Walk a Mile in Her Shoes: YWCA fundraiser raises awareness of domestic violence

In honor of Domestic Violence Awareness Month (October), men and women, including La Jolla resident Sabrina Martucci-Johnson, will stand up to domestic violence — in heels. The YWCA of San Diego County presents its annual fundraiser, “Walk a Mile in Her Shoes,” 10 a.m. Saturday, Oct. 14 at Martin Luther King Promenade Park (Fourth and K streets) in downtown San Diego. The short walk is open to men and women, both of which are encouraged to wear high-heeled shoes, to raise awareness for domestic violence and funds for survivors. Participation in the Walk is $50 for adults, children and students are $30, and a family package is $150.

Martucci-Johnson started her participation six years ago to help get the conversation started about domestic violence.

“Even though this is a serious issue, it’s a very lighthearted event. People can wear whatever shoes that want, but some wear high heeled shoes,” she explained. “It’s meant to bring awareness to a challenging issue, one that is difficult for people to discuss, in a fun environment.”

The event itself includes family-friendly festivities, the walk (the duration depends on how comfortable you are in heels) and a post-walk party with food and music by Mojo Johnson.

Providing a platform to talk about domestic violence — which, according to YWCA reports, affects one in four women and one in seven men in their lifetime — is a step toward broader awareness and lifting the stigma some people feel when faced with domestic violence.

“There is this perception that only a certain type of person is affected, but domestic violence can reach all of our communities,” Martucci-Johnson said. “People think there is one type of victim, but its men and women, those of all economic groups, cultural, races. It can affect anyone. When you think about the statistic that one in four women will experience domestic violence, just look at your circle of friends. If you have a circle of four friends, one of them could have experienced it. Its way too common and we need to change that.”

But, she argues, “until we speak up, that isn’t going to change. That’s part of the point of the walk, it gets people talking about it.”

In addition to raising awareness, by normalizing the conversation, those that fear reaching out can feel more comfortable.

“There seems to be a stigma because of the way society characterizes those that have been there and experienced domestic violence,” she said. “Sometimes people fear that stigma and don’t reach out, but things change with awareness. There used to be a stigma for depression and people didn’t talk about it. That’s changed now. We’re in the opportunity to do the same about domestic violence. People can get help without feeling like it’s a reflection on them.”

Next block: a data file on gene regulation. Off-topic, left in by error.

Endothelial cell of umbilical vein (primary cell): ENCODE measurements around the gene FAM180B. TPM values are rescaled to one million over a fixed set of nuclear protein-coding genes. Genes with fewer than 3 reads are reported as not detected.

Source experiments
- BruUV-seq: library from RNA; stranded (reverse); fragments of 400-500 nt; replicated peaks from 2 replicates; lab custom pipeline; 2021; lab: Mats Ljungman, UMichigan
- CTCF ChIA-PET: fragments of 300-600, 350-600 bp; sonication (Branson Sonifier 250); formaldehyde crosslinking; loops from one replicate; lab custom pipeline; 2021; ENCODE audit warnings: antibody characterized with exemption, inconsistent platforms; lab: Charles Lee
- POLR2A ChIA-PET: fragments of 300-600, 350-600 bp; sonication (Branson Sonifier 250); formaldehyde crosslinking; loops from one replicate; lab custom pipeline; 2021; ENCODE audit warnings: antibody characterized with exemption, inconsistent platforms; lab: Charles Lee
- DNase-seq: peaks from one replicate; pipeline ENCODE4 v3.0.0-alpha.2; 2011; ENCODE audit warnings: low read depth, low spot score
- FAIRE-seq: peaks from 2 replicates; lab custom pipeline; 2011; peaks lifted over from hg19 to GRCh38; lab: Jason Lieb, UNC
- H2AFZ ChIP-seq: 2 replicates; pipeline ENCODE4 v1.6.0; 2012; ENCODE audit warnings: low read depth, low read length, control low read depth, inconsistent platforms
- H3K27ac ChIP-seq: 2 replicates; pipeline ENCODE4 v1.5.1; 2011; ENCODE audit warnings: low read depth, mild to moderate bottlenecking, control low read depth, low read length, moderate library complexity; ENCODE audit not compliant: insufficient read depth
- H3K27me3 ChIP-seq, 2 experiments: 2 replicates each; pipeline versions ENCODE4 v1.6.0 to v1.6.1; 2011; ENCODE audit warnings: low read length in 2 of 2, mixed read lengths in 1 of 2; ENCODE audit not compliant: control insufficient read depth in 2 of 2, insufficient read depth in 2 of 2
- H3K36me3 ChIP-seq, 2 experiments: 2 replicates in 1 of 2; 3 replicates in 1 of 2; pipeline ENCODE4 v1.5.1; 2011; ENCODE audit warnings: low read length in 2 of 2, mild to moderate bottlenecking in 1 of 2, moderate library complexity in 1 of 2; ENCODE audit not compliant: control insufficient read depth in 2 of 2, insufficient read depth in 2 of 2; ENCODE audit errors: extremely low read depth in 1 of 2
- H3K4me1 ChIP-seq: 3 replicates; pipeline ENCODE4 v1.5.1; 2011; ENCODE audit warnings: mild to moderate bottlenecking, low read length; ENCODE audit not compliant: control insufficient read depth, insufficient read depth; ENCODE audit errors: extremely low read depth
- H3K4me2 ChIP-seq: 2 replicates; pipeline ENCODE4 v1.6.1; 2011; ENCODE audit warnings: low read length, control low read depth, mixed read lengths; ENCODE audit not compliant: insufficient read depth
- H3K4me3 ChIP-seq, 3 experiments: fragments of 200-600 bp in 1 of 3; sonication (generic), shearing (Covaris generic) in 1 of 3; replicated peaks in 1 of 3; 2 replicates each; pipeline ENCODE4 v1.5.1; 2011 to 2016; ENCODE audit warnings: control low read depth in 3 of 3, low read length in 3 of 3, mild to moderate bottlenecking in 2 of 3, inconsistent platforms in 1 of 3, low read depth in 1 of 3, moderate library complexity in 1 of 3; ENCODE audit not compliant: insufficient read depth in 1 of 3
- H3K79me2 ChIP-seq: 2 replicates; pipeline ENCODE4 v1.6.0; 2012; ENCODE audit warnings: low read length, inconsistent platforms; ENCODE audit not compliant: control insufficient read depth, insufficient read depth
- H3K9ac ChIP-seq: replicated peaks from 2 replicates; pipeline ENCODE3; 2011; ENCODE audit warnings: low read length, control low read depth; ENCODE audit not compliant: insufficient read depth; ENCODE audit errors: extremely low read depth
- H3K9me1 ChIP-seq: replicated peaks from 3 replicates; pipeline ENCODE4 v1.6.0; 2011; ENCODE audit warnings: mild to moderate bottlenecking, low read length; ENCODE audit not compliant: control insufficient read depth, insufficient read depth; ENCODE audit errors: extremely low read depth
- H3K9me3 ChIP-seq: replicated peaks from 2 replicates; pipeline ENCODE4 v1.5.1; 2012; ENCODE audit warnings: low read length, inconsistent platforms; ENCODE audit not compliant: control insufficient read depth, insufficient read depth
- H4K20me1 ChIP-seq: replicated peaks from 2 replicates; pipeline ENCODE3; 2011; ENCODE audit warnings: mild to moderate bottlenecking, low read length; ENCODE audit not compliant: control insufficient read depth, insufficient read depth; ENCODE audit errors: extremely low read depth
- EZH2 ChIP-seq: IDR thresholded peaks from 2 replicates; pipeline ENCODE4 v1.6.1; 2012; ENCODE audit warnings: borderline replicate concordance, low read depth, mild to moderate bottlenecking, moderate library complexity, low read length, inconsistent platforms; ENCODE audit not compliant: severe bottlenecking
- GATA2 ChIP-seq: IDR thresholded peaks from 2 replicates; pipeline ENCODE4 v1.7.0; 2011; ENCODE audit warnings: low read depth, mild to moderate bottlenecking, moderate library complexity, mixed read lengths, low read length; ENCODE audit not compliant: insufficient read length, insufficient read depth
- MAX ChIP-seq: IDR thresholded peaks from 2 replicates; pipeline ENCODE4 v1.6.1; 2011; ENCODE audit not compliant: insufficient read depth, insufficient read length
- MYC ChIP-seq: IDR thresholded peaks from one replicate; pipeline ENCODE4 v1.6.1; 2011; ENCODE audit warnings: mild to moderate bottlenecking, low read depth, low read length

California law defines domestic violence as abuse committed against an adult or a minor who is a spouse, former spouse, roommate, former roommates, or person with whom the suspect has had a child or is having or has had a dating or engagement relationship (California Penal Code Section 13700 [b]).

In San Diego County, 16,719 incidents were reported to law enforcement in 2016, although the majority of cases are never reported due to the complex dynamic of violence within abusive relationships. Proceeds from Walk a Mile in Her Shoes benefit YWCA of San Diego County and its Becky’s House domestic violence programs, which encompass a 24-hour crisis hotline, emergency shelter, transitional housing, legal assistance and integrated supportive services.

Additionally, City Attorney Mara Elliott helped kick off Domestic Violence Awareness Month with an information and resource fair at the San Diego Central Library downtown. According to press material, the theme for this month is “It’s up to YOUth” because more than a million high school aged teenagers nationwide experience physical abuse from a partner each year. In particular, social media allows abusers to stalk, threaten, and intimidate victims from cooperating with law enforcement and community support groups. The mission this month is to educate young people about healthy relationships, resource, and how to reach out to suspected victims is a key step in breaking the cycle and ending domestic violence.

Elliott’s City website at has resources for survivors of domestic violence. Among them, a 24-Hour Domestic Violence Hotline: 1-888-385-4657 (DV-LINKS)

If you or someone you know is a victim of abuse, DVLINKS confidential counselors will help connect you with and an advocate. They will provide you with information on confidential shelters, counseling referrals, safety planning and other valuable resources.

Learn more about the Walk at: